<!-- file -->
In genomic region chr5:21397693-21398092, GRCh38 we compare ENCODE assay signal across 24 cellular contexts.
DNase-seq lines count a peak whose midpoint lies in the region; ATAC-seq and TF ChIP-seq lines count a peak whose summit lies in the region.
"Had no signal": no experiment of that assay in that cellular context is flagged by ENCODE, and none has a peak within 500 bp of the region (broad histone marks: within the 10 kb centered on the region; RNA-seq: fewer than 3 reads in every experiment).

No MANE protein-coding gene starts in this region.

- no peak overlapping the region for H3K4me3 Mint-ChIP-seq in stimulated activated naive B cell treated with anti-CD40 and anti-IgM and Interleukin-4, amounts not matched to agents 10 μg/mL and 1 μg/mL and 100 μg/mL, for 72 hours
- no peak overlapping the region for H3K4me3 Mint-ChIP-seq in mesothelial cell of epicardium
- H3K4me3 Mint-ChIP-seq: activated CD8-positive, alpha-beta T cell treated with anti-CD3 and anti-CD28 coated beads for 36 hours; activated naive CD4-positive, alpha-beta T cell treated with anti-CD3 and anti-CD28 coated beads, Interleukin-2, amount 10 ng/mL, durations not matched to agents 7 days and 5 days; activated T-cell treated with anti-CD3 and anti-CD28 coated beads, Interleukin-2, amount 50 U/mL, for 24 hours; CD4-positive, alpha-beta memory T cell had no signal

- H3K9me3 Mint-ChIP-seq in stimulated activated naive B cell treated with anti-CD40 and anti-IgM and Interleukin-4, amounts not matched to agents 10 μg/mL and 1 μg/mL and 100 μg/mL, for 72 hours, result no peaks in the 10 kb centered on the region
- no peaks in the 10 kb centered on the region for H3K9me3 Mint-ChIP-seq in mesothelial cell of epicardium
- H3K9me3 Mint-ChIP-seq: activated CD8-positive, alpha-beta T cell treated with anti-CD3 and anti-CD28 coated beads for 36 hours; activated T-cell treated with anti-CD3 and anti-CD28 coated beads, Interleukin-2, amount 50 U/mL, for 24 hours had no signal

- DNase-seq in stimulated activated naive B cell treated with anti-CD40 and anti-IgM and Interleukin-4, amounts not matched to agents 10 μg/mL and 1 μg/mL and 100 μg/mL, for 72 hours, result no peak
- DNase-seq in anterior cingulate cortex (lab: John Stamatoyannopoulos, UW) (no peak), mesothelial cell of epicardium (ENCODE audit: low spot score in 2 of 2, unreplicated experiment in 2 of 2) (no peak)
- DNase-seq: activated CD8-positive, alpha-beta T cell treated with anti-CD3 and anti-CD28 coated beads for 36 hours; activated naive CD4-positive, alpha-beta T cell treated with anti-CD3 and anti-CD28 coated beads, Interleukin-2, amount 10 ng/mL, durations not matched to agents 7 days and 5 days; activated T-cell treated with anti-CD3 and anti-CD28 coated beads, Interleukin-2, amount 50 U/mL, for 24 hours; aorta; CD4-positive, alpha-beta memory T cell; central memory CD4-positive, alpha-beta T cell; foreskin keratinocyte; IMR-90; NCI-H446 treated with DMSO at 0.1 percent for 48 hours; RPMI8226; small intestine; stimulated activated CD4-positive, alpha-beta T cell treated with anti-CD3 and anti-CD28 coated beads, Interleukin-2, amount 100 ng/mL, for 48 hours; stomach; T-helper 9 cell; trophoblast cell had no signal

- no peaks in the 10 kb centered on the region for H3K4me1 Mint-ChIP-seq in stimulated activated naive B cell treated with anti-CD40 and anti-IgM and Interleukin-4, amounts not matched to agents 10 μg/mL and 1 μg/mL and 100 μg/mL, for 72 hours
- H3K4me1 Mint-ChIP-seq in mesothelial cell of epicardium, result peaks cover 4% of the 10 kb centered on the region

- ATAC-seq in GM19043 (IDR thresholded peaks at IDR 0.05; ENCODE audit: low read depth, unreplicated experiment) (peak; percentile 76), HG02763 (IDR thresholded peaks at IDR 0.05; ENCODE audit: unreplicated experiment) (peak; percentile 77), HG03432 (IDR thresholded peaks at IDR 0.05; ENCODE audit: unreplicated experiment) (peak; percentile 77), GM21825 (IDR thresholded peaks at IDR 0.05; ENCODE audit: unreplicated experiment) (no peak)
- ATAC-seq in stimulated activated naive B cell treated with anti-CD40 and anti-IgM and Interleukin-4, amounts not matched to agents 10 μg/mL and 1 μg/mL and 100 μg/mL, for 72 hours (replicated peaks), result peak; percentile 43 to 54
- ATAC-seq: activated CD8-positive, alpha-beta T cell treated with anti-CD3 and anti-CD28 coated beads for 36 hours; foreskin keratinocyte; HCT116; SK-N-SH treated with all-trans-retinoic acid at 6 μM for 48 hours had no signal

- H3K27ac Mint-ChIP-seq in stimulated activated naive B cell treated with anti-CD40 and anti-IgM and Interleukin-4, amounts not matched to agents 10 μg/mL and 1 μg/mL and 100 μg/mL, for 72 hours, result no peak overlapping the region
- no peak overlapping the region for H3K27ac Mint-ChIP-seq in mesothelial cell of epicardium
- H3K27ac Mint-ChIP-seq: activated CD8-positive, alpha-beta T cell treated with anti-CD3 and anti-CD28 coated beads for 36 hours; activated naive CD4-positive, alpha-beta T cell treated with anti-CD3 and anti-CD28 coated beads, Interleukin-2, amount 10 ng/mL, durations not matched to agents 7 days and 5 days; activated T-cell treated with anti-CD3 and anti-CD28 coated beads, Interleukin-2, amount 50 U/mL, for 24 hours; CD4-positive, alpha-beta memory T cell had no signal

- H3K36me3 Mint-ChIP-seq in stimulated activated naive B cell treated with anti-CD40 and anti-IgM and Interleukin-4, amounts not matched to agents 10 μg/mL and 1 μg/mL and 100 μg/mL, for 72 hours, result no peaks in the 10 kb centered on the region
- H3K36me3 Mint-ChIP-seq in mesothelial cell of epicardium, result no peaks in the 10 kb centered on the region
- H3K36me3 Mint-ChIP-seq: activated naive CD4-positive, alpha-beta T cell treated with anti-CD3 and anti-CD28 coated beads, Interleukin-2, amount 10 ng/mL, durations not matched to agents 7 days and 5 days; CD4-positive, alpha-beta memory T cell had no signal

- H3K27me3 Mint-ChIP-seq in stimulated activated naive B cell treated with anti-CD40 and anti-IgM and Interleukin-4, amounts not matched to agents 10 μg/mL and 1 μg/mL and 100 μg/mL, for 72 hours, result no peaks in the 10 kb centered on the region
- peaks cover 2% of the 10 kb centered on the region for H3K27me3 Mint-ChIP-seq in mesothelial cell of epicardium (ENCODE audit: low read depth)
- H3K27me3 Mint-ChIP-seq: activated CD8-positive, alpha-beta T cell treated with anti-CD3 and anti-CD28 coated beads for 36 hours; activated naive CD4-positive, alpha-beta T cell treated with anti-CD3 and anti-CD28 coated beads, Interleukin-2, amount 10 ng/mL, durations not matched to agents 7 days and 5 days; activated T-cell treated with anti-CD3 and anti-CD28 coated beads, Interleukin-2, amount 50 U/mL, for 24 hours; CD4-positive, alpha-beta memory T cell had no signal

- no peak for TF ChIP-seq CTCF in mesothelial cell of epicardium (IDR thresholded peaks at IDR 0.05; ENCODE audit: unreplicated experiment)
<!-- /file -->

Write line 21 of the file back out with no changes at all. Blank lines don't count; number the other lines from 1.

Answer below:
- H3K27ac Mint-ChIP-seq: activated CD8-positive, alpha-beta T cell treated with anti-CD3 and anti-CD28 coated beads for 36 hours; activated naive CD4-positive, alpha-beta T cell treated with anti-CD3 and anti-CD28 coated beads, Interleukin-2, amount 10 ng/mL, durations not matched to agents 7 days and 5 days; activated T-cell treated with anti-CD3 and anti-CD28 coated beads, Interleukin-2, amount 50 U/mL, for 24 hours; CD4-positive, alpha-beta memory T cell had no signal